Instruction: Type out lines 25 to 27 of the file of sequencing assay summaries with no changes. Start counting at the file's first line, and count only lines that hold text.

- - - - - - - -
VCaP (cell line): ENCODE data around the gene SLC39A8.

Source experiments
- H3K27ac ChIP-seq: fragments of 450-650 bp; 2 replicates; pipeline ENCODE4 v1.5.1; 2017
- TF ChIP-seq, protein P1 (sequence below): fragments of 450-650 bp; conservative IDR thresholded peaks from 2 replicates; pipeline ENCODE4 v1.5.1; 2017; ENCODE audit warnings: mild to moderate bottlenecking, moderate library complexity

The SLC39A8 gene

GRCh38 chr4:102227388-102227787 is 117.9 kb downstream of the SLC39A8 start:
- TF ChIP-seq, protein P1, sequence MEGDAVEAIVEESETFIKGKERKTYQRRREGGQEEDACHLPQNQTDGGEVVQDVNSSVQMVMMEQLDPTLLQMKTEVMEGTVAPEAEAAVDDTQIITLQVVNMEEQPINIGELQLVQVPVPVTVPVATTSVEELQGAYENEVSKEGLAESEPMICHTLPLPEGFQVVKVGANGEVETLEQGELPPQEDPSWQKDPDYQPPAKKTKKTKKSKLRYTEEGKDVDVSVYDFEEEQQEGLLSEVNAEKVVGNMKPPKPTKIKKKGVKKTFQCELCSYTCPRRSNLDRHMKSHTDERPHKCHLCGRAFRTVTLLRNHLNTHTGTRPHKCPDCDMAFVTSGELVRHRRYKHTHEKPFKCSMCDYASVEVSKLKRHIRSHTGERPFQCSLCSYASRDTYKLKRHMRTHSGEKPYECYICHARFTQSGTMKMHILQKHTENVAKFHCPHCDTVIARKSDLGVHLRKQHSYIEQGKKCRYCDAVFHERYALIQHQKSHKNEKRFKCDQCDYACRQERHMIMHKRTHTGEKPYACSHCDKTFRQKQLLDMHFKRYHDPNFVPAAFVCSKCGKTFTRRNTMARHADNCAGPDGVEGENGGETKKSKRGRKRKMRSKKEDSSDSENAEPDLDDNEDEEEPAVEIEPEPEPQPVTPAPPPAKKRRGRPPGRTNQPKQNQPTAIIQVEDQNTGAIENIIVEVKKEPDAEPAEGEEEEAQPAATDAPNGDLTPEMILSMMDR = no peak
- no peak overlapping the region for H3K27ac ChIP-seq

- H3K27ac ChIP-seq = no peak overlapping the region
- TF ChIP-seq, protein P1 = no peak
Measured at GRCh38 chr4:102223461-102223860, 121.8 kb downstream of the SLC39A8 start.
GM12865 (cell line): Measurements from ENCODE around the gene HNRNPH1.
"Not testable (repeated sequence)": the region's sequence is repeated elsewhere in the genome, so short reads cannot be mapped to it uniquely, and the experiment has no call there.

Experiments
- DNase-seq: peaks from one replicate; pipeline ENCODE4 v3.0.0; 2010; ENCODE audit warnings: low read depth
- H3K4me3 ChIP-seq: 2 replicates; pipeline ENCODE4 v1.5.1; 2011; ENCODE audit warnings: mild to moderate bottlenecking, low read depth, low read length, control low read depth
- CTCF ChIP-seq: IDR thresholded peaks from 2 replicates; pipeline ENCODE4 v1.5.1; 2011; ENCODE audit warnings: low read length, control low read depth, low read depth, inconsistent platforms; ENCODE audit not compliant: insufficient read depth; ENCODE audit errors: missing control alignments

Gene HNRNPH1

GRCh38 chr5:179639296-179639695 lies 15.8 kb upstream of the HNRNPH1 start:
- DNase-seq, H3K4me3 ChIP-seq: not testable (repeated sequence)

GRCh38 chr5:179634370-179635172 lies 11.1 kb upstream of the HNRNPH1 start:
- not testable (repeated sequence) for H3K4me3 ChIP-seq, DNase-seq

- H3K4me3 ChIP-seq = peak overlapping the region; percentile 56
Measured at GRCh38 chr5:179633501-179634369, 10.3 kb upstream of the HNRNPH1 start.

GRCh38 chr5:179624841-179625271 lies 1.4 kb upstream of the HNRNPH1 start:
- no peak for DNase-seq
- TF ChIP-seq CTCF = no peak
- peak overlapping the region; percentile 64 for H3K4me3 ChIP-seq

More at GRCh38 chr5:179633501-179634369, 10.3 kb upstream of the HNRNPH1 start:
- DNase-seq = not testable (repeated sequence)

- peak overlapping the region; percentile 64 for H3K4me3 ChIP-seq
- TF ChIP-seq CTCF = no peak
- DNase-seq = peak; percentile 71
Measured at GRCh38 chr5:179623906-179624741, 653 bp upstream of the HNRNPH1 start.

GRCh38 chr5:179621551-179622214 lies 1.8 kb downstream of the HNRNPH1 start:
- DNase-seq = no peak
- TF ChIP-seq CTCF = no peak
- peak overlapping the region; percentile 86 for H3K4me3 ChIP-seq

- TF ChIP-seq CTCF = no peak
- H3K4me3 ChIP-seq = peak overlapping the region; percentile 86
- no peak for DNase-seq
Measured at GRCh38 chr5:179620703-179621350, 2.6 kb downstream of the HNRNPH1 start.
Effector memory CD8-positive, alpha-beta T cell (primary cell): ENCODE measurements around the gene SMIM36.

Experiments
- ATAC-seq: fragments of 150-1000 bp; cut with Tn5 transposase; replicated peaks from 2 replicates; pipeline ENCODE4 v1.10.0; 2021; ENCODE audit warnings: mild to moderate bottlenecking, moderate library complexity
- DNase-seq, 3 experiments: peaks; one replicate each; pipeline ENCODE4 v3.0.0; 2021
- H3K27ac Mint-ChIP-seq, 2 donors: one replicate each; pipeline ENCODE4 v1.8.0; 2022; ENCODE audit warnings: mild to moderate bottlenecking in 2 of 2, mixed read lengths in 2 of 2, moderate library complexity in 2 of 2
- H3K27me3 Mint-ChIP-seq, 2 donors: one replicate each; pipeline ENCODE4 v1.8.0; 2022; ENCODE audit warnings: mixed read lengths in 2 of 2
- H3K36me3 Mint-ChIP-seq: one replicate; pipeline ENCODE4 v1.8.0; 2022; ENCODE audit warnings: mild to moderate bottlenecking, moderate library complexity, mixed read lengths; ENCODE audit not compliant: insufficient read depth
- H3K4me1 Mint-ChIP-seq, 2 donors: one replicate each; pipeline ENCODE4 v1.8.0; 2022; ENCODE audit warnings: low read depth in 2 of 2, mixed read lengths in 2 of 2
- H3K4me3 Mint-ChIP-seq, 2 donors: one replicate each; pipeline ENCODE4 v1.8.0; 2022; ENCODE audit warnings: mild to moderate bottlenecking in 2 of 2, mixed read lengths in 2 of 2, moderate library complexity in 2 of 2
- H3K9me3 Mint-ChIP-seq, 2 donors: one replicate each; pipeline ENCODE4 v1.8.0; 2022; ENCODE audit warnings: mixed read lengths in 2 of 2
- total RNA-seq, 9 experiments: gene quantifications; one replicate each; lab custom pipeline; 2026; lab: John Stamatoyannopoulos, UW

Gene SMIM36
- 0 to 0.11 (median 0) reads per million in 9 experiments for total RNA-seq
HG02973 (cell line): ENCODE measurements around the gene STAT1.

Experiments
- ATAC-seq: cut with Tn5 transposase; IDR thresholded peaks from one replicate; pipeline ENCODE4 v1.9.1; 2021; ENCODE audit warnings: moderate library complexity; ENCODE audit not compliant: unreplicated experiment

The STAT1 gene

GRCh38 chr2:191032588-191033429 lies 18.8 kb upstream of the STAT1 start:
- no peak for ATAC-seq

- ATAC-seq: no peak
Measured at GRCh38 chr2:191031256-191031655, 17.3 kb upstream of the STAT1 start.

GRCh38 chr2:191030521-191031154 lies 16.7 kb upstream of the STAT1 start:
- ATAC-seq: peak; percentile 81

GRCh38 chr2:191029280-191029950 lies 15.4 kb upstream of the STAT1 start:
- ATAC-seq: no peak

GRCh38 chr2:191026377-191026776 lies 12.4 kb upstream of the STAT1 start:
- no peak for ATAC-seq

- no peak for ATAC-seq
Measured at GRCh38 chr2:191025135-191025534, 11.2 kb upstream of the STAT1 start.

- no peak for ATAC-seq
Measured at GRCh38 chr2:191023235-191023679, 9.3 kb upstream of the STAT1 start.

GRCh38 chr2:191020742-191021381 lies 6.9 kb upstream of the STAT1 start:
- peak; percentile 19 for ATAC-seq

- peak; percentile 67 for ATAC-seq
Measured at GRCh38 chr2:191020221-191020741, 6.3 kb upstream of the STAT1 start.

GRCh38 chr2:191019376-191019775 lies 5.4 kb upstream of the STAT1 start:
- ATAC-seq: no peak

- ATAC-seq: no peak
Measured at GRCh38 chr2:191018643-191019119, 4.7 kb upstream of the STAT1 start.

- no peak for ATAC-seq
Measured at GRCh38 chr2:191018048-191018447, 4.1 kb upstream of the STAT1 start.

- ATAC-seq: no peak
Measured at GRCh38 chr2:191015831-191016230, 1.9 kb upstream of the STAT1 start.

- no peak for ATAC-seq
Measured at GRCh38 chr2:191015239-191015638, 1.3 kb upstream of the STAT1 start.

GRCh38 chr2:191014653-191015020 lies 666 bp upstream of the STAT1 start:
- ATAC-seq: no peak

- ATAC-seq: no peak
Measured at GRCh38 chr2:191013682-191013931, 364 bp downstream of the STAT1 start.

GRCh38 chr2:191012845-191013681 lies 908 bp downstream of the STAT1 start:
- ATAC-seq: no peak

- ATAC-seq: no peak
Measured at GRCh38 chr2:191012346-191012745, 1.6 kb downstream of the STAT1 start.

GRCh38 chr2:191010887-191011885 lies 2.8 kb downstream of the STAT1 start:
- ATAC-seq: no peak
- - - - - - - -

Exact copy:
GRCh38 chr5:179624841-179625271 lies 1.4 kb upstream of the HNRNPH1 start:
- no peak for DNase-seq
- TF ChIP-seq CTCF = no peak